If the image acquisition rate of the photodetector array 11 and the analog-to-digital converter array 13 according to the present embodiment is 1,000 frames/sec, for example, images can be taken for every four centimeters the ball moves when the ball is traveling at 150 km/hr. Moreover, since the image-processing unit 14 performs image processes in real-time, only desired frames at which the ball meets the bat can be extracted. Accordingly, the images can be displayed on the monitor 18 at a normal frame rate (such as 30 frames/sec) and inputted into a general-purpose image processor supporting NTSC camera input (about 30 frames/sec). Further, since the result of the center-of-gravity process is displayed over the raw image, it is possible to reduce the amount of load placed on subsequent image-processing devices.

Accordingly, the camera system 1 of the present embodiment can monitor a moving object at a high frame rate, extract images only for the desired moment of observation, and output images just before and after that moment. For example, when inspecting a sheet metal drilling process in real-time, it is possible to extract the image at the moment the drill bit, which is the object of observation, contacts and drills through the sheet metal. It is possible to display this image and images before and after this image on the monitor. It is therefore possible to measure the rotational speed and moving speed of the drill bit, bending state of the plate, and the like for this moment. These measurements can be used for conducting more precise inspections and uncovering the causes of abnormalities.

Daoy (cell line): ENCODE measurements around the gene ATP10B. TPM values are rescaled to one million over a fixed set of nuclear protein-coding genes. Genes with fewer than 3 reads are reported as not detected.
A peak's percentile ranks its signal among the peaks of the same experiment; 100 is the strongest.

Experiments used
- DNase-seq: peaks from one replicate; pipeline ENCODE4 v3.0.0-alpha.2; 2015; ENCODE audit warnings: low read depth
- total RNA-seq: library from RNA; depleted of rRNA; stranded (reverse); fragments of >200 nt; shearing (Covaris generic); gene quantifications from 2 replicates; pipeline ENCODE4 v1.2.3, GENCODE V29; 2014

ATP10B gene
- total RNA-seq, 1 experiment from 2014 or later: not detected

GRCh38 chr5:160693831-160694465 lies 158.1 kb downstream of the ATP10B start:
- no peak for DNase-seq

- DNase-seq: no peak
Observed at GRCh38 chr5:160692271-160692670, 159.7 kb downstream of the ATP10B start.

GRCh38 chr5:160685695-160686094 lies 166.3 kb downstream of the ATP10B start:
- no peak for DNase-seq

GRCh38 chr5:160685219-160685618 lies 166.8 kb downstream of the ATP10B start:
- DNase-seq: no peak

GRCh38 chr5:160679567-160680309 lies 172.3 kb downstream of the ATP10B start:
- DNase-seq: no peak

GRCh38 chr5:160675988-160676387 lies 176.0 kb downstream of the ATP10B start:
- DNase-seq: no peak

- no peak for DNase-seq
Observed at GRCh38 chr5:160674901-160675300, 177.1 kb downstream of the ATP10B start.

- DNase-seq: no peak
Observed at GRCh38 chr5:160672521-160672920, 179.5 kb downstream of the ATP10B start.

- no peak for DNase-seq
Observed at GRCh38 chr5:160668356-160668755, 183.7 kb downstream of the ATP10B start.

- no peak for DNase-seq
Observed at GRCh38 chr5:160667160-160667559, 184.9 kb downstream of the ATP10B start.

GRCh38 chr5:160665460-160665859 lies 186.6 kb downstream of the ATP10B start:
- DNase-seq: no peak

The control process described above calculates the velocity of an object and extracts images when the speed variation of the object exceeds a predetermined value. However, the camera system 1 of the present embodiment can also determine the position of the object, as in the first embodiment. For example, the camera system 1 can determine when the object, the drill bit for example, reaches the sheet metal.